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Why China's artificial moon probably does not work



Going outside on a moonlit night means pushing back the darkness. The reflected sunlight from our natural satellite during an almost full moon is enough to limit the night landscape to silver and even allow human eyes to penetrate into the darkness. But we can always do better, right? If a moon is good, two are certainly even better.

At least that's what a Chinese researcher thinks. Wu Chunfeng, head of the Tian Fu New Area Science Society, wants to use a satellite such as an artificial moon, which reflects sunlight into the Earth's target areas at night. The reflector would circle over a city and provide sufficient lighting to replace the lights on the floor with a steady glow and possibly save electricity costs.

Brighten the Night

He imagines a shining satellite unfolding in space about 300 miles above the ground and oriented toward cities on the ground. One would be enough to illuminate about 5o square miles, he says after China Daily and several works in concert could brighten up to 4000 square miles. Wu says the first one should be put into operation in 2020 and three more in 2022, although the details of the project are largely unknown.

The plan is not so good, according to satellite experts. Given the limited data available, the satellite would probably never work, says Ryan Russell, an associate professor of aerospace engineering at the University of Texas at Austin.

The biggest mistake? A satellite that flies low enough to deliver so much light would not be able to stay in one place.

"Your claim to 1

LEO at [300 miles] must be a typo or misinformed speaker," Russell says in an email. "The article I read suggested that you could levitate a satellite over a certain city, which of course is not possible."

Satellites that remain above a fixed point on Earth, which is called a geostationary orbit, sit much further away: about 38,000 miles. At that distance, the reflective surface would have to be massive enough to provide enough light for people to see back to Earth. At a distance of only 300 miles, the moon circled the earth at thousands of miles per hour, emitting its light to some place for only a fraction of a second.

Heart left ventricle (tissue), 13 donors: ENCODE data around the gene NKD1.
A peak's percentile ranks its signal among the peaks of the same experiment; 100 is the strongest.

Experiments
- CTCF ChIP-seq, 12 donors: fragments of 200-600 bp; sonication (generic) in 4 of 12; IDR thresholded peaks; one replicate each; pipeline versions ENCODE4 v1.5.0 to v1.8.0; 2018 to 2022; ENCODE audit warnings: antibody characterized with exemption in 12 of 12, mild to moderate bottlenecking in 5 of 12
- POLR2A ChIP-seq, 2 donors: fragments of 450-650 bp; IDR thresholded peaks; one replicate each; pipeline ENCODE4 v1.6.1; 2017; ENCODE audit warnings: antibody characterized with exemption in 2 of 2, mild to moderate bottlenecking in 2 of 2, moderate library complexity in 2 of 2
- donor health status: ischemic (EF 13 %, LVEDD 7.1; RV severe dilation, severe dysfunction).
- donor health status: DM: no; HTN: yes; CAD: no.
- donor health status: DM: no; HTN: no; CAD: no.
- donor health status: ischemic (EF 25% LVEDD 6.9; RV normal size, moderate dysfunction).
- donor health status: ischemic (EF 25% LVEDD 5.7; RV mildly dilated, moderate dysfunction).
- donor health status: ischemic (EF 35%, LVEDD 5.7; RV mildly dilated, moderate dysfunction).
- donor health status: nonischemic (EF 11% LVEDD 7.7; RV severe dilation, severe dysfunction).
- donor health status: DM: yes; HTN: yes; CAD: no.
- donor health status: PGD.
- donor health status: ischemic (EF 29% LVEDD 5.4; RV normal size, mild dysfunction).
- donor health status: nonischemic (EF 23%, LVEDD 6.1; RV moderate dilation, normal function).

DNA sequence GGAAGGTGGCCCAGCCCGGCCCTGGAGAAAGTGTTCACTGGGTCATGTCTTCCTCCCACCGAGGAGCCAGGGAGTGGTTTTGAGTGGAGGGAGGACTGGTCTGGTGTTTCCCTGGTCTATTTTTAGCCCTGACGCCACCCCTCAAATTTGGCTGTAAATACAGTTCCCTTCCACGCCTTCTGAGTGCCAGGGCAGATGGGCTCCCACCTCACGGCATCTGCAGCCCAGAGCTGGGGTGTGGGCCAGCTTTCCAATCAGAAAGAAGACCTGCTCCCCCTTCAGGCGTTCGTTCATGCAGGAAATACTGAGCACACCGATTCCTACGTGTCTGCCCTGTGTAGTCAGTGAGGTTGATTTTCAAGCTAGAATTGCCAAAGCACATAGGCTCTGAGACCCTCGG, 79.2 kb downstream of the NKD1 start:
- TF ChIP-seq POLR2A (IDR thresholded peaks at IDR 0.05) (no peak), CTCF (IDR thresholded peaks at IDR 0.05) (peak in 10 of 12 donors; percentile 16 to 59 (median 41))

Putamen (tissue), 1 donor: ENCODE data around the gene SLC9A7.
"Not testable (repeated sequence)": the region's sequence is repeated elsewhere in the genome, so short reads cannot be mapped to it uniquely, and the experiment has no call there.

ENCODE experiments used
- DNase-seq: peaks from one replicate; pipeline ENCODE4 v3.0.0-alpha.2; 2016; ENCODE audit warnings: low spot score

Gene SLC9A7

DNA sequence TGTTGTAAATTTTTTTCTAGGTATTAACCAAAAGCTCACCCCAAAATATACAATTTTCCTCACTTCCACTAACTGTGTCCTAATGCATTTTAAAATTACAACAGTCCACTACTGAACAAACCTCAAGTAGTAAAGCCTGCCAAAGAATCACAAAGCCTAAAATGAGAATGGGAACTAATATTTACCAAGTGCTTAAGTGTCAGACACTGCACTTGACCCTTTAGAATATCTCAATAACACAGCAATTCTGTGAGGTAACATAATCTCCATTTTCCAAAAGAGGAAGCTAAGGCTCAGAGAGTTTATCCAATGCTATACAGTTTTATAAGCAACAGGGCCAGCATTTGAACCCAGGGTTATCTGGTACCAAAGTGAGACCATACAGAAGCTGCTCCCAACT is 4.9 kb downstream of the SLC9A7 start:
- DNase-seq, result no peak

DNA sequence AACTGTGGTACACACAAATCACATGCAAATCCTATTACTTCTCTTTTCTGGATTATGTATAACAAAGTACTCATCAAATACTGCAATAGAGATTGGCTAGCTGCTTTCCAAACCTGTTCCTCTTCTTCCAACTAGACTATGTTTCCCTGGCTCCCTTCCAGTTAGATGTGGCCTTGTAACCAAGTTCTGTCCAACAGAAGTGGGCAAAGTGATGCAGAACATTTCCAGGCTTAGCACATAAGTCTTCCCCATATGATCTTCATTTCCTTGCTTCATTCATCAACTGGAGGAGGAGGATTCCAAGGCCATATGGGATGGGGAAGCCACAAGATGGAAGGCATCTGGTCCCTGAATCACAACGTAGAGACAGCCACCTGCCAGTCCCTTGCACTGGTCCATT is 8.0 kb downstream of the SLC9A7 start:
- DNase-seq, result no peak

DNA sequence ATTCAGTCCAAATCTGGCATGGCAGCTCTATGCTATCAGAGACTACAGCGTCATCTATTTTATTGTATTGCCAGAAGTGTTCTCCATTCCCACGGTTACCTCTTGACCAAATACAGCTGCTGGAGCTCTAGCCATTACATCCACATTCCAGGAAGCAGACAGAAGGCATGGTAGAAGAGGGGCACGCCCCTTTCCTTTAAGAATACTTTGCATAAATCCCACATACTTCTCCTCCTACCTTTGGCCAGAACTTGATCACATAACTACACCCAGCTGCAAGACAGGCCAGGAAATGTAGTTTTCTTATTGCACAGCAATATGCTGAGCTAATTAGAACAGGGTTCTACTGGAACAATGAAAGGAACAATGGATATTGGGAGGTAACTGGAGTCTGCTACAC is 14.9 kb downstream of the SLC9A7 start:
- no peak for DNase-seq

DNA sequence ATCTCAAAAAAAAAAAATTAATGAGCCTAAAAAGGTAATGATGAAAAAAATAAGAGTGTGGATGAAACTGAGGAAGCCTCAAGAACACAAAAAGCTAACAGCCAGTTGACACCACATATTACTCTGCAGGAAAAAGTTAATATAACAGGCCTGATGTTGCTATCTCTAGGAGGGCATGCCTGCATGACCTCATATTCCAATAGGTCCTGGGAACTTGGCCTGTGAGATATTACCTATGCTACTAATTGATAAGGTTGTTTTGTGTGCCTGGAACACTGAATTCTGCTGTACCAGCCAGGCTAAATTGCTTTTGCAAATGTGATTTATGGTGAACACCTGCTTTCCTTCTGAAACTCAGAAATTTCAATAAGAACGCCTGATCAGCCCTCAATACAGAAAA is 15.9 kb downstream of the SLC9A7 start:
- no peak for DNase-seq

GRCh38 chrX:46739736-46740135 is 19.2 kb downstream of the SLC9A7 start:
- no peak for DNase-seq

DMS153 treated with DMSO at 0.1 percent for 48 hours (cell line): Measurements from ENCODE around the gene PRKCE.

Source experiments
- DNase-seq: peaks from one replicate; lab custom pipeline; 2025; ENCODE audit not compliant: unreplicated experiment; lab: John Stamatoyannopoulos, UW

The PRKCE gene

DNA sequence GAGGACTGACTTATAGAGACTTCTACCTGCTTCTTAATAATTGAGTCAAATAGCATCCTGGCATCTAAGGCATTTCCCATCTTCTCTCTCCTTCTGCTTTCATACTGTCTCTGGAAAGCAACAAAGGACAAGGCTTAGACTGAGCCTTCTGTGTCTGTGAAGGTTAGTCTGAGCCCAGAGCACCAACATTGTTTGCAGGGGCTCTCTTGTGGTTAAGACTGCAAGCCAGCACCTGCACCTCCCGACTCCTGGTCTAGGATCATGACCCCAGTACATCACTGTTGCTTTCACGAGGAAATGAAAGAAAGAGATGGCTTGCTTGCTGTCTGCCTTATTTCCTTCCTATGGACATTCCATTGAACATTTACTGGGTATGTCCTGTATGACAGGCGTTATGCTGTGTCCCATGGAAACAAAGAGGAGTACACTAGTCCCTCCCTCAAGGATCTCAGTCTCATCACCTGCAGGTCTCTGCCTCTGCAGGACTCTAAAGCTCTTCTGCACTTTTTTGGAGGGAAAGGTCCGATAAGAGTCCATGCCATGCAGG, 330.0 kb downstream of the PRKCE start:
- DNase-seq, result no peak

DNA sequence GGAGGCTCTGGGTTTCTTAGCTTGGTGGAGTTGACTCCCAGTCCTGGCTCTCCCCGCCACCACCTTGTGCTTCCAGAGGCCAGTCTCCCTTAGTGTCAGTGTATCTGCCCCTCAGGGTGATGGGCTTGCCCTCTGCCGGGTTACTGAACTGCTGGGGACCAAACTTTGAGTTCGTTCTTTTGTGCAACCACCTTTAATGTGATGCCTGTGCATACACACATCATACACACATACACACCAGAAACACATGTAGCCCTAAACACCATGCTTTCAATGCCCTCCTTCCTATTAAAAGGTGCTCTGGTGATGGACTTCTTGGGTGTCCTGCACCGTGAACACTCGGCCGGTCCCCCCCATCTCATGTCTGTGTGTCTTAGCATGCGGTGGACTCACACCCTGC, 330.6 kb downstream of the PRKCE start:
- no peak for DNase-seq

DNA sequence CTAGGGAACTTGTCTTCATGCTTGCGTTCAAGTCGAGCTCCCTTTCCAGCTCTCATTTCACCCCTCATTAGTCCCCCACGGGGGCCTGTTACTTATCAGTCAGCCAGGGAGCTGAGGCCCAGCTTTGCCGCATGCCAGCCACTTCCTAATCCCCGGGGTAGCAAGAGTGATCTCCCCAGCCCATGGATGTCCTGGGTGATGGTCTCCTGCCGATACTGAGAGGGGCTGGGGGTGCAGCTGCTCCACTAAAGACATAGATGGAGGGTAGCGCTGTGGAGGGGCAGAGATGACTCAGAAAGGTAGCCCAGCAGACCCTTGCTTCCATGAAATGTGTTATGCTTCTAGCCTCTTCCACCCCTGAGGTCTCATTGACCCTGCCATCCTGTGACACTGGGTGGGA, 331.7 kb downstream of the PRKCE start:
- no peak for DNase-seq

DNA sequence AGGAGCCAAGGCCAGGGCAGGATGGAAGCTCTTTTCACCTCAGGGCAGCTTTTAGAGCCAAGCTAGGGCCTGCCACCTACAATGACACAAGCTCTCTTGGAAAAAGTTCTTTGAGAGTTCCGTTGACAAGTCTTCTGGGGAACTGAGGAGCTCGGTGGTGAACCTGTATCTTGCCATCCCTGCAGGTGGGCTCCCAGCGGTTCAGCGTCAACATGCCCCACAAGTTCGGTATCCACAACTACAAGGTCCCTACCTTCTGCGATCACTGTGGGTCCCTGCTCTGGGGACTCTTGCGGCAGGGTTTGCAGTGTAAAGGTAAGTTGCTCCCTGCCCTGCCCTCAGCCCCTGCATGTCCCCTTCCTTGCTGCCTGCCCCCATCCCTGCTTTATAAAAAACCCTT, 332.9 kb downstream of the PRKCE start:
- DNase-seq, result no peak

They could hold an artificial moon with rocket engines in place, says Iain Boyd, a professor of aerospace engineering at the University of Michigan, but that would consume fuel, which would increase costs and require constant refueling.

A constellation of satellites orbiting the earth would be necessary to hold all the lights at night, buying off mutually reflective duties as they passed them. And even then, fuel is needed to counteract the low atmospheric resistance that exists even in low orbits above the earth. The International Space Station, for example, orbits about 250 miles and must constantly be returned to orbit as it slows down due to air resistance.

The cost of starting and refueling multiple satellites would probably far exceed the power savings, at least for the moment.

Turn off the lights

It also raises the question of whether we even want a city-wide night light. Some cities around the world are already trying to stem light pollution, making their nights darker and brighter. Excessive nocturnal light disturbs the activities of nocturnal animals, blocks the stars and could even disrupt our circadian rhythms and affect our health.

If we really need better lighting solutions, it may be better to focus on more terrestrial options, Russell says.

"It's a very complicated solution that affects everyone on a simple problem that affects some, it's light pollution on steroids," he says. "And they illuminate the entire area, while street lights only illuminate the streets that need to be lit. Do you imagine whole generations of people living in the same urban areas and never seeing the stars at night?"


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